But City of Glass, like all of Auster’s previous books, is a slender novel. The New York Trilogy as a whole comes in at just over 300 pages. Where much of Auster’s work is elliptical, 4 3 2 1 can be overwhelming, but that is precisely the point. The author creates a vast portrait of the turbulent mid-20th century by giving his protagonist this series of lives. The book is divided into sections that clearly mark which Ferguson we are getting: 1.1, 1.2, 1.3 or 1.4.

Yet there is nothing supernatural about this journey lived and relived, as there was in Kate Atkinson’s Life After Life. The only magic involved is the magic of the novelist’s imagination, which allows both writer and reader to juggle realities as if they were balls in the air.

However, it is not as if one Ferguson is midshipman and another a circus performer, or one a loudmouth and another shy and retiring. The strength of this novel is that Ferguson remains himself while events shift around him, changing the course of his life. Ferguson’s father dies, or Ferguson’s father lives but divorces his mother, Rose. What happens then? Rose is a talented photographer; does she continue her work when Stanley prospers and they move to the suburbs, or does she take up golf and bridge? Ferguson is a good student, always a writer: does he go to Princeton or Columbia? What’s the difference between translating poetry in a Paris attic and working as a journalist for the Rochester Times-Union?

At its best, 4 3 2 1 is a full immersion in Ferguson’s consciousness, which, perhaps, is a consciousness not too far removed from Auster’s. His protagonist’s youth is wonderfully, vividly conveyed. Even if you don’t care about baseball, you’ll come to care about it because Ferguson does. The details of the young Ferguson’s life are carefully and lovingly created: the powder-blue Pontiac that his mother drives, the pot roast and cheese blintzes served at the Claremont Diner in Montclair, New Jersey – and  the floorboards in an old house that creak when two young lovers make their way between their separate rooms in the middle of the night. Auster builds a world of heartfelt, lived-in detail.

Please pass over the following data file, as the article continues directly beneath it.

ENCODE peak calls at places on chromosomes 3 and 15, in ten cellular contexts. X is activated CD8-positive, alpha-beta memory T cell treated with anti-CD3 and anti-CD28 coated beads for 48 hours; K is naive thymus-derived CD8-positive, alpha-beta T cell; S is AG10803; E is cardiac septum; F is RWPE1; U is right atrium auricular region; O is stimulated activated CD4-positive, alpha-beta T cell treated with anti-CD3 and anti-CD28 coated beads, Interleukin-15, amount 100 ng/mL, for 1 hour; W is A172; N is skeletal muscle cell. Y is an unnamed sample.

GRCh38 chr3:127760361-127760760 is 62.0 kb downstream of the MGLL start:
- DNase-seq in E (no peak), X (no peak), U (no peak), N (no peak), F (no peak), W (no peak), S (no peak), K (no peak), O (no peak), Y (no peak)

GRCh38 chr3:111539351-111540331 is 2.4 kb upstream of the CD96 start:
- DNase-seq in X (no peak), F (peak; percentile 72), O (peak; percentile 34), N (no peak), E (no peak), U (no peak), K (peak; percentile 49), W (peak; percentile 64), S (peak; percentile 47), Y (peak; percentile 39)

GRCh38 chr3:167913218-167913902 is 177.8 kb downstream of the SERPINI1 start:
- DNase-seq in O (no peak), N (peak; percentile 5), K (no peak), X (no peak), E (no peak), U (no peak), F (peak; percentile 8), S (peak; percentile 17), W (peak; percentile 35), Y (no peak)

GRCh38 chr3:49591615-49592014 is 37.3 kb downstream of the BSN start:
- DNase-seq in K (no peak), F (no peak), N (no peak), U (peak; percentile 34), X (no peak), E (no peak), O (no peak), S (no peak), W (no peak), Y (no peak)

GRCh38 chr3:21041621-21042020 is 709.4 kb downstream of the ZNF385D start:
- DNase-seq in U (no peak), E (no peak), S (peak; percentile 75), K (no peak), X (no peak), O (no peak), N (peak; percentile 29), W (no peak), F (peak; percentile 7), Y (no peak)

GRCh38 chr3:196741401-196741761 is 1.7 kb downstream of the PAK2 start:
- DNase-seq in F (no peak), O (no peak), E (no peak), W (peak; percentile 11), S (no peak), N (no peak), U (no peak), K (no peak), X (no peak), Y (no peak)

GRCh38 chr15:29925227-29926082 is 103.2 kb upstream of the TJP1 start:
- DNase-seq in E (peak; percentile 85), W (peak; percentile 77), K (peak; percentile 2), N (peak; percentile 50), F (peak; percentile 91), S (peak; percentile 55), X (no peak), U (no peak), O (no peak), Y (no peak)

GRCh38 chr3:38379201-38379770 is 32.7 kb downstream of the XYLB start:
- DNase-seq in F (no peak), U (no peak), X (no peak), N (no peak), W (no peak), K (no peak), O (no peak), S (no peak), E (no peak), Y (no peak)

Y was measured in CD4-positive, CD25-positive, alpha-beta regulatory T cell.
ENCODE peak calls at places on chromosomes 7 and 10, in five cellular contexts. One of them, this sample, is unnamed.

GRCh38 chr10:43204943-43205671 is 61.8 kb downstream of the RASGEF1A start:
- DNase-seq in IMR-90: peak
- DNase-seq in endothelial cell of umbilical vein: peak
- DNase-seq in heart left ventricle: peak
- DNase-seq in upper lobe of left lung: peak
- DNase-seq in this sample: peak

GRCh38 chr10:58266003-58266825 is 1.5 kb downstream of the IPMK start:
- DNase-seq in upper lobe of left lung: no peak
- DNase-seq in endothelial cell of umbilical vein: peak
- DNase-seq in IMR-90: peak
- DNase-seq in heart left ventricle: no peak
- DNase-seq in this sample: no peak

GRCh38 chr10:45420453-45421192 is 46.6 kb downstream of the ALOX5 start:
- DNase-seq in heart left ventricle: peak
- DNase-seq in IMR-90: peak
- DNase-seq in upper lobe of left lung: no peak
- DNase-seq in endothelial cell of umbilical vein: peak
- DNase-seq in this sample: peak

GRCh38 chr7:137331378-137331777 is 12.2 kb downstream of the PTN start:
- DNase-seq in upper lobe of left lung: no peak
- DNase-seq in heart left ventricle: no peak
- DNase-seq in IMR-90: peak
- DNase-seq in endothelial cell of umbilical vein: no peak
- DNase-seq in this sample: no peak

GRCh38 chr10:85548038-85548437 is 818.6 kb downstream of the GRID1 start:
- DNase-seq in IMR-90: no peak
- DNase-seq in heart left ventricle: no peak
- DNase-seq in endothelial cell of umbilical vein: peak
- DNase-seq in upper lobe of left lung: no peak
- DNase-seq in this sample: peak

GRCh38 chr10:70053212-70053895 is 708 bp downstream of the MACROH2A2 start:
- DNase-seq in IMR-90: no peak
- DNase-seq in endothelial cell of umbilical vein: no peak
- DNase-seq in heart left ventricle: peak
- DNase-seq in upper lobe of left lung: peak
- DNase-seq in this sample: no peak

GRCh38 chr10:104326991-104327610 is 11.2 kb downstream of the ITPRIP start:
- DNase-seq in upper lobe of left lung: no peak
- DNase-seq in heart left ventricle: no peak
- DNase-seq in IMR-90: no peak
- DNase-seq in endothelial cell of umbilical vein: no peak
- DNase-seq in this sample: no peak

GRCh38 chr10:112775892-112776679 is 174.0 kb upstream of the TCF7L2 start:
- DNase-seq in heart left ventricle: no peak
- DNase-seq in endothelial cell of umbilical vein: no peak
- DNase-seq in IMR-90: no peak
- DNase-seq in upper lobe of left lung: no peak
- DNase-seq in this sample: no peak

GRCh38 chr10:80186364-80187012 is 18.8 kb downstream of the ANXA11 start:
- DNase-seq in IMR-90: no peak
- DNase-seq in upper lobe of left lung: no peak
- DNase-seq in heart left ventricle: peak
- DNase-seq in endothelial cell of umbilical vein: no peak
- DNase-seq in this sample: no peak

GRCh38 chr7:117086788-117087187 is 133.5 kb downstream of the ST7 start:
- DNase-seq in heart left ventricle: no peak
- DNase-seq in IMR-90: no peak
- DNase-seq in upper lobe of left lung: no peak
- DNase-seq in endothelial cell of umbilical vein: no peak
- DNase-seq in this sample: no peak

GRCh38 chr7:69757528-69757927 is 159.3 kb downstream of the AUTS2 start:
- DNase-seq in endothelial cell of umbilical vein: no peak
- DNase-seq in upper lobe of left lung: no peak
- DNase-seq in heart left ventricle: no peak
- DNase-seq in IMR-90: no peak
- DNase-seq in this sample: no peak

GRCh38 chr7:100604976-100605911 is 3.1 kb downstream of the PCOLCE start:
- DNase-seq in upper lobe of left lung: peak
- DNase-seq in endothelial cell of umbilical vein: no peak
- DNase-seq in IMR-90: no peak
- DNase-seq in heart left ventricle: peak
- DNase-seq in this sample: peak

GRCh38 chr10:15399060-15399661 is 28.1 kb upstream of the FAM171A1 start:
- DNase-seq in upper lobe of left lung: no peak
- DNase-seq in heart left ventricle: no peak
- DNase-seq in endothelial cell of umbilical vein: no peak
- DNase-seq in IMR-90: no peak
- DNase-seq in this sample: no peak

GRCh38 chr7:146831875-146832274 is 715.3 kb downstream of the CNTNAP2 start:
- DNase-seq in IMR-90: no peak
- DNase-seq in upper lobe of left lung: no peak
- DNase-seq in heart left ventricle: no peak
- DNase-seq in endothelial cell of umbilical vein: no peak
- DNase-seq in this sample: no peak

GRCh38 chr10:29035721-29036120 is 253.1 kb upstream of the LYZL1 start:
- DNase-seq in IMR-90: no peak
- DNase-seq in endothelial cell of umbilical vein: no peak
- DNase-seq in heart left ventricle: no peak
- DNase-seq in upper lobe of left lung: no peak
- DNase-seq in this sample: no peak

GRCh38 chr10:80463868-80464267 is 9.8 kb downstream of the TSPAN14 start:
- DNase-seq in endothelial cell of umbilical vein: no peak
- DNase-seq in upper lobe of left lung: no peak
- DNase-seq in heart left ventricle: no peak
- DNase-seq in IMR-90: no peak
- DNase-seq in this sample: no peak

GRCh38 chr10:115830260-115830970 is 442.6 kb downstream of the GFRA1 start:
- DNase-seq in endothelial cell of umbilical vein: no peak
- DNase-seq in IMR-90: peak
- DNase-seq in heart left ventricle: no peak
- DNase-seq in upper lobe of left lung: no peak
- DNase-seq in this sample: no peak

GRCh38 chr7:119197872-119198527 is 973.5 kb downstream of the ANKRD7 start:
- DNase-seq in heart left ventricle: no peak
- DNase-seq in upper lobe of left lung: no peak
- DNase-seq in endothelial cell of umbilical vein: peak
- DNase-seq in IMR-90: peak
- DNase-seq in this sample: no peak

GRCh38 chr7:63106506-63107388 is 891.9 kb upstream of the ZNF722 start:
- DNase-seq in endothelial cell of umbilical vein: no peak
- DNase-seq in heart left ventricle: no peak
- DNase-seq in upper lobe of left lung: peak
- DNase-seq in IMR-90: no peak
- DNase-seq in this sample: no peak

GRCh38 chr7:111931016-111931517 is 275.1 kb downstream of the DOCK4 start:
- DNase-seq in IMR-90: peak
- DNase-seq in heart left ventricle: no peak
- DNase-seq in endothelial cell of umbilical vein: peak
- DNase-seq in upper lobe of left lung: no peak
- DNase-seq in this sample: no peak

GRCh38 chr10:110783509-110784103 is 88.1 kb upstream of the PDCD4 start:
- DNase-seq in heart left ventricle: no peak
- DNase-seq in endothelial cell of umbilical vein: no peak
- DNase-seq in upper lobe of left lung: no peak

But this is a novel of politics, too. Ferguson is a young man during the tumult of the late 1960s, when dozens were killed and hundreds injured during riots in Newark in 1967; when students at Columbia occupied the campus in protest over the war in Vietnam; when young men such as Ferguson could be drafted to fight in that war.

It is in this last third of the novel that the book flags a little, as lists of events tumble on to the page: one paragraph contains the My Lai massacre, the killing of the Black Panther Fred Hampton and the Rolling Stones concert at Altamont. At times, history lessons threaten to overwhelm the narrative, and Ferguson’s story/stories lose the texture and particularity that have made them so compelling. And its ending is abrupt, a tying-up of loose ends that fragments on the final page.

But then lives – real lives – have strange, abrupt endings, too. This is a rich, imperfect book, often rewarding, occasionally maddening. Again, like life, or at least if we’re lucky.

4 3 2 1 by Paul Auster is published by Faber & Faber (880pp, £20)

Erica Wagner is a New Statesman contributing writer and a judge of the 2014 Man Booker Prize. A former literary editor of the Times, her books include Ariel's Gift: Ted Hughes, Sylvia Plath and the Story of “Birthday Letters” and Seizure.

This article first appeared in the 19 January 2017 issue of the New Statesman, The Trump era